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Blunt duct adenosis: a separate entity from columnar cell lesions?
  1. Mirthe de Boer,
  2. Paul J van Diest
  1. Pathology, University Medical Center Utrecht, Utrecht, The Netherlands
  1. Correspondence to Professor Paul J van Diest, Pathology, UMC Utrecht, Utrecht, Netherlands; p.j.vandiest{at}umcutrecht.nl

Abstract

Blunt duct adenosis (BDA) is a breast lesion first described by Foote and Stewart in 1945 as a proliferative benign lesion of the terminal duct lobular unit. Throughout recent decades, further literature descriptions of BDA have been confusing. Some consider BDA to be a separate entity, some a growth pattern of columnar cell changes. The WHO 2012 considered BDA and columnar cell changes to be synonyms, while columnar cell lesions, especially those with atypia, are part of a spectrum of early precursors of the low nuclear grade breast neoplasia family. In the updated WHO 2019 version, BDA is mentioned as ‘not recommended’ terminology for columnar cell lesions without further discussing it, leaving the question open if BDA should be considered a separate entity.

Good diagnostic criteria for BDA have however largely been lacking, and its biological background has not yet been unravelled. In this paper, we point out that BDA is mainly associated with benign breast lesions and not with other recognised precursor lesions. Further, 16q loss, which is the hallmark molecular event in the low nuclear grade breast neoplasia family, is lacking in BDA. We therefore hypothesise that BDA may not be a true precursor lesion but a benign polyclonal lesion, and propose morphological diagnostic criteria to better differentiate it from columnar cell lesions.

  • breast
  • breast diseases
  • breast neoplasms
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Introduction

The human breast displays a broad spectrum of benign proliferative lesions. They are seen frequently and do not indicate an increased risk of breast cancer and therefore need to be discriminated from proliferative clonal breast lesions that are early precursors of invasive breast cancer. For many benign proliferative lesions, such as adenosis, apocrine metaplasia, usual ductal hyperplasia, sclerosing lobular hyperplasia and ductectasias, diagnostic criteria have been well defined these lesions do not often pose diagnostic dilemmas on the practising pathologist. An exception is blunt duct adenosis (BDA) that has caused confusion because of the varying terminology used in literature and the lack of a clear definition based on well-defined diagnostic criteria. Also, the relation with early precursors of the low nuclear grade breast neoplasia family like columnar cell lesions (CCLs) is unclear.

Here, we review the criteria for the diagnosis of BDA put forward by different authors, evaluate its biological background. This leads to the hypothesis that BDA may not be a true precursor lesion but a benign polyclonal lesion that needs to be discriminated from CCLs, for which we propose morphological diagnostic criteria.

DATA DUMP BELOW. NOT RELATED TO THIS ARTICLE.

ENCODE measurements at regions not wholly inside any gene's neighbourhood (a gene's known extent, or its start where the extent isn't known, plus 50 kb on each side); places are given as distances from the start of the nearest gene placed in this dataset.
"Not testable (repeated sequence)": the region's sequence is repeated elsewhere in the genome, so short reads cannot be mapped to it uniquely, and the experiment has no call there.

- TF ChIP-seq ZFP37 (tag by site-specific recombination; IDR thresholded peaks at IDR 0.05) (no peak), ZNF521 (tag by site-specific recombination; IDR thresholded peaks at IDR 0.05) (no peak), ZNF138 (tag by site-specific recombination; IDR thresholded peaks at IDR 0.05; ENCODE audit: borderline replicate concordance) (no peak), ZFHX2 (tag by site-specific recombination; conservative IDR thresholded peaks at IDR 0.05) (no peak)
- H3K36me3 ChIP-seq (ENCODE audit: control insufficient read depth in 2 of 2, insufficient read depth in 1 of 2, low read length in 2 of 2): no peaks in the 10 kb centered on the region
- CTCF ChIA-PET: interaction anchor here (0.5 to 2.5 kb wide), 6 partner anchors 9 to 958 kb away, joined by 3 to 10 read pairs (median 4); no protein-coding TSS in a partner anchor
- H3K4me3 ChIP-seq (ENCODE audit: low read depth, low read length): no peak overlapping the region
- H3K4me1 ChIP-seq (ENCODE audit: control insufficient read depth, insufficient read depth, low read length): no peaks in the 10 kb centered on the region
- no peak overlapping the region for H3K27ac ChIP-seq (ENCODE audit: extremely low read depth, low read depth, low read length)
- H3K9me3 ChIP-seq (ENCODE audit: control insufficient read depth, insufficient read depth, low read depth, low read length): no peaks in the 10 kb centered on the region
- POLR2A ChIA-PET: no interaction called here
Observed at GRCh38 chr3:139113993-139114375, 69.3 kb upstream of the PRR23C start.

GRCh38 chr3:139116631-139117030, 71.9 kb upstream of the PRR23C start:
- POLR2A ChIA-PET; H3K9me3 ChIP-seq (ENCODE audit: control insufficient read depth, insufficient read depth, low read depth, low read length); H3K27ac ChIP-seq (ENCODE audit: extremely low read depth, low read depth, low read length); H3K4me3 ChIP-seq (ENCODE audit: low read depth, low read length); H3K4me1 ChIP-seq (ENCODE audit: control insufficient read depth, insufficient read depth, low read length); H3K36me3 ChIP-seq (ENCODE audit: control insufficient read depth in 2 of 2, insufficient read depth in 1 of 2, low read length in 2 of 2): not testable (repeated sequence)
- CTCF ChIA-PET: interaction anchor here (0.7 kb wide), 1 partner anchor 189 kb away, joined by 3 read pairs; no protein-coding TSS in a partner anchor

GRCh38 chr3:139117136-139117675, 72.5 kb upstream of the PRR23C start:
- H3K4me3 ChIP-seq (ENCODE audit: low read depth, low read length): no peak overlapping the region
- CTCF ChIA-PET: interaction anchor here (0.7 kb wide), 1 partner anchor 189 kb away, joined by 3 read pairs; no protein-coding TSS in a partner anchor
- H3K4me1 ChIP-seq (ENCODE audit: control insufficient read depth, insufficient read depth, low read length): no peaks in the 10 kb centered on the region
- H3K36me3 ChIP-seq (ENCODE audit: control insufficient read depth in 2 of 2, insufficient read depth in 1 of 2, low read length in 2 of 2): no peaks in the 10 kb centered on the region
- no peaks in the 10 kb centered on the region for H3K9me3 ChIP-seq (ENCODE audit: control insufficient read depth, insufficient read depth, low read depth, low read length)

Morphological descriptions and interpretation of BDA in the literature

The earliest description of BDA was by Foote and Stewart in 19451 as a lesion affecting small or large areas of the breast tissue with formation of cysts in some cases. They postulated that BDA originated from terminal ducts with obliteration of the lobules as the process expands to dilated lobules.

In 1976, Azzopardi more extensively described BDA as a proliferative benign lesion of the enlarged terminal duct lobular unit (TDLU) not indicating increased risk of malignancy.2 The lesion was conceptually viewed as ‘organoid hypertrophy’, with acini that are not increased in number but in size, with hyperplasia of the epithelium and increased intralobular stroma, and a prominent myoepithelial layer was illustrated in pictures. He also described non-organoid and microcystic forms of BDA.

In the scientific literature concerning CCLs, BDA was in the past often considered as a synonym or a growth pattern of CCL,3 4 independent of atypia. Shaaban et al described different subtypes of BDA (BDA not otherwise specified, BDA with calcifications, BDA with columnar cell metaplasia, BDA with atypical columnar cell metaplasia, BDA with usual ductal hyperplasia (UDH) and BDA with atypical ductal hyperplasia (ADH)).3 In line with this, Kunju et al described that the most common morphological pattern (52%) of flat epithelial atypia (FEA) was that of BDA.4 This is a good illustration of the overlap in terminology between BDA and CCL.

The WHO Classification of tumours of the breast, 2012 Edition, considers BDA as a synonym of columnar cell change (CCC)/hyperplasia (CCH), a category for which cytological atypia is not a feature.5 Thereby, BDA was distinguished from FEA, for which cytonuclear atypia is the hallmark feature. This is also adopted in most recent textbooks about breast pathology, usually without further morphological descriptions. The 2019 WHO edition, however, clearly states in a chapter ‘Columnar cell lesions including flat epithelial atypia’ that BDA is ‘not recommended terminology’ for CCL6 without further discussing BDA, leaving the question open whether it should be considered a separate entity. The histopathology description of columnar cell change by the WHO mentions “The involved acini usually have irregular contours”, while we consider irregular contours to be rather a feature of BDA (see below), while the acini involved by FEA are described by the WHO to ‘usually have smooth contours’. Nevertheless, in some textbooks, we found a more detailed description of BDA, and also different types or different stages of BDA were distinguished.